Awesome Presenter at EdTechTeam Summits
Rethinking Google Drive on the iPad
The iPad is well-known as an amazing creation tool, but with Google Drive’s “Open-In” feature on the iOS platform - the iPad has quickly become a collaboration device extraordinaire.
Google Drive is best known for apps like Docs and Slides, and these are great platforms for students to work collaboratively on documents and presentations. However, Google Drive has one under-used feature that offers a secret collaborative power . This hidden power of Google Drive sits in the layers of the “i” button.
Inside the layers of the “i” button lives the “Open-In“ feature - and this is where the collaborative magic happens. Almost any product you make on the iPad can be uploaded to Google Drive and housed in the cloud - but its what you do from there that is the magical part. I find most educators are not taking advantage of this “Open-In” feature of Google Drive - and if you have not used it...stop what you are doing and check this out! Here is how it works.
Two Amazing Collaboration Scenarios using the Open-In Feature:
Here is how students can collaboratively create an iMovie - using the Open-In feature.
First, students work together to plan a movie project. Next, they go out and gather footage and edit it - and then save it to the camera roll. Before now, this individually produced footage would stay housed on just one device and combining it was a bit laborious.
That was 2012 - it’s 2014 and the power of Google on an iPad has changed! Now students can go to Google Drive, choose the upload button and then upload that iMovie from the camera roll into their Drive accounts - but wait it gets better. They can either add their iMovie to a shared folder or share it directly with a partner who can then use the “Open-In “ feature and open that shared movie on their own device. This effectively allows for the combining of footage and the production of a collaborative iMovie. Voila - collaboration in iMovie - not just the regular Google Apps.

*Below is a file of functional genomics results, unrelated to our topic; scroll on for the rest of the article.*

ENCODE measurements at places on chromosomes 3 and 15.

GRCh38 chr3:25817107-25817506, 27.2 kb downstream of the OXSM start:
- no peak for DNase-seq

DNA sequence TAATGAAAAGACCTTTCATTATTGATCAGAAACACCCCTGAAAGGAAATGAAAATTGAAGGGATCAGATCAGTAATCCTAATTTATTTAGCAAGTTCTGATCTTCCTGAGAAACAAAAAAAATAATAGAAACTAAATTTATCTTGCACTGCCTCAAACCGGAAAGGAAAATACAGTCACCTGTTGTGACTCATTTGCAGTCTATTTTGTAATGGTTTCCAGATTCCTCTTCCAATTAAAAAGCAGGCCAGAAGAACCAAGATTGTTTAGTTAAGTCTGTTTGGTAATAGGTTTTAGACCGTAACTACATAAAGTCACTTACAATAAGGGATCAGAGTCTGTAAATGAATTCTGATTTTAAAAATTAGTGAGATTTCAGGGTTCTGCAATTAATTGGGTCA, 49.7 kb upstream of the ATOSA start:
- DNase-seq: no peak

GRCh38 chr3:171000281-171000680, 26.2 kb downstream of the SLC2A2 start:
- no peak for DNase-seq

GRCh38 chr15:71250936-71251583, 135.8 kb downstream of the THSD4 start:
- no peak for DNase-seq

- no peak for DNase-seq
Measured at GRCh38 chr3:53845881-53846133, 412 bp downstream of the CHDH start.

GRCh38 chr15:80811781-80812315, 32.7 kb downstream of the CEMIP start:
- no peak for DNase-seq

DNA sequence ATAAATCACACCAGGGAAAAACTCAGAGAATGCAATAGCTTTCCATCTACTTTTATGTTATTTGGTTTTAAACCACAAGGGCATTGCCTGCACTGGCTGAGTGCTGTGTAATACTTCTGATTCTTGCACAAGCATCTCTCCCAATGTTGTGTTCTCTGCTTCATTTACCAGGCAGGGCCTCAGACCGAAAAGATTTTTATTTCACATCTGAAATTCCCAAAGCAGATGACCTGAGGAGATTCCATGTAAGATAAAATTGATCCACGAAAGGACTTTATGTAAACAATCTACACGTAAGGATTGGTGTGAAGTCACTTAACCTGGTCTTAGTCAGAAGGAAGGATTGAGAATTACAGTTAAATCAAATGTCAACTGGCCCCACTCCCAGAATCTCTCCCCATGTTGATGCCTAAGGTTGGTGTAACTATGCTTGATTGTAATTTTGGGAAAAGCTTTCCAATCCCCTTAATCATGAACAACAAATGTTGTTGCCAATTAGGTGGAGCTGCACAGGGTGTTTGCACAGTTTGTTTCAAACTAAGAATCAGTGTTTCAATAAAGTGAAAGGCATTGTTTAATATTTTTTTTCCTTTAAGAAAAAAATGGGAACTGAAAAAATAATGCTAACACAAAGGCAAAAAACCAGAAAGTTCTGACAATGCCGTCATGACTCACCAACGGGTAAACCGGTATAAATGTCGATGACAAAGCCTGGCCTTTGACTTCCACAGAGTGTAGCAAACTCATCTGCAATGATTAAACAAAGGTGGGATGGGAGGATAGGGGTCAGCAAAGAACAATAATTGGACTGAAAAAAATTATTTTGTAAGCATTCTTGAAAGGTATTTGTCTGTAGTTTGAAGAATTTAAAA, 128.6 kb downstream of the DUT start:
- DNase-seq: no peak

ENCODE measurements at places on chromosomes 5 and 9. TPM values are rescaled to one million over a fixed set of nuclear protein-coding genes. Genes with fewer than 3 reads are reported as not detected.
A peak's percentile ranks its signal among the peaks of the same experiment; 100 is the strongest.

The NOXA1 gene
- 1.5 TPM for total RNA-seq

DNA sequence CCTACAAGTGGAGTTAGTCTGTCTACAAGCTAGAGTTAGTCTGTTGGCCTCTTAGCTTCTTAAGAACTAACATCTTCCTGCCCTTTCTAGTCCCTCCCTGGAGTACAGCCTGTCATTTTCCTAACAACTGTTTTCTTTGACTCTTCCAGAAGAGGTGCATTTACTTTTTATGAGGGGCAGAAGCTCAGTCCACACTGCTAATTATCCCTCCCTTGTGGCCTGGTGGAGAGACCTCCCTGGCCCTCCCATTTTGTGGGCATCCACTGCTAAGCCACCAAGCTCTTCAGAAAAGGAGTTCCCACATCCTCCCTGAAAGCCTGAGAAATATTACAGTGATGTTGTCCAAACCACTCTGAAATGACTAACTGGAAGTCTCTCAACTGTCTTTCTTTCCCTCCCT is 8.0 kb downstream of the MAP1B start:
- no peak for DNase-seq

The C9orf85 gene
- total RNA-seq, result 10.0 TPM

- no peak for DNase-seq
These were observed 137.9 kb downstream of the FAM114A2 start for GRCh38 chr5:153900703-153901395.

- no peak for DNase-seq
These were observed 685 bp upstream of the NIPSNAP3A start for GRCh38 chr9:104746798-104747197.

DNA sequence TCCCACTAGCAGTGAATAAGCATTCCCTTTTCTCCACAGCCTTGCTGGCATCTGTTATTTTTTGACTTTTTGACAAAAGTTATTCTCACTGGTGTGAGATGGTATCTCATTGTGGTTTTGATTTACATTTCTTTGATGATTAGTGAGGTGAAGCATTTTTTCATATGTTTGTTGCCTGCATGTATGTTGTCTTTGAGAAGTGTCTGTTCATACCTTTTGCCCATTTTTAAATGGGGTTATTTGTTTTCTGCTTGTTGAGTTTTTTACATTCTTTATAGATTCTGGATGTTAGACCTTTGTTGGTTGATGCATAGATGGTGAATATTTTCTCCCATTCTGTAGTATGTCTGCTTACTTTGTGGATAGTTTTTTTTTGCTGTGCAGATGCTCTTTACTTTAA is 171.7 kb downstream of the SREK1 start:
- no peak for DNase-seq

First, students create their own chapter of a book in Book Creator. Next, they choose the option to export it as an ePub and then choose the “Open in” selection.
That is when a student would choose to upload their chapter to a shared folder on Google Drive.
Next, the teacher or Book Creator App Captain (a student assigned to all tasks and assistance involving Book Creator) would select the “i” button on each chapter submitted. This would give way to the “Open-In” feature. The next step would be to select Book Creator and start combining each of the uploaded chapters into one big class collaborative ebook.
With the recent Book Creator updates - that class book can be uploaded as a movie and shared using YouTube or Blogger - making sharing out to parents even easier than before.
A similar scenario can be accomplished with almost any app on an iPad - so go ahead have fun use the “Open-in” button and redefine your classroom in ways that will turn students into collaboration gurus.
To learn more great tips like this, come to an iOS Summit near you - the first one hits Austin, Texas in October!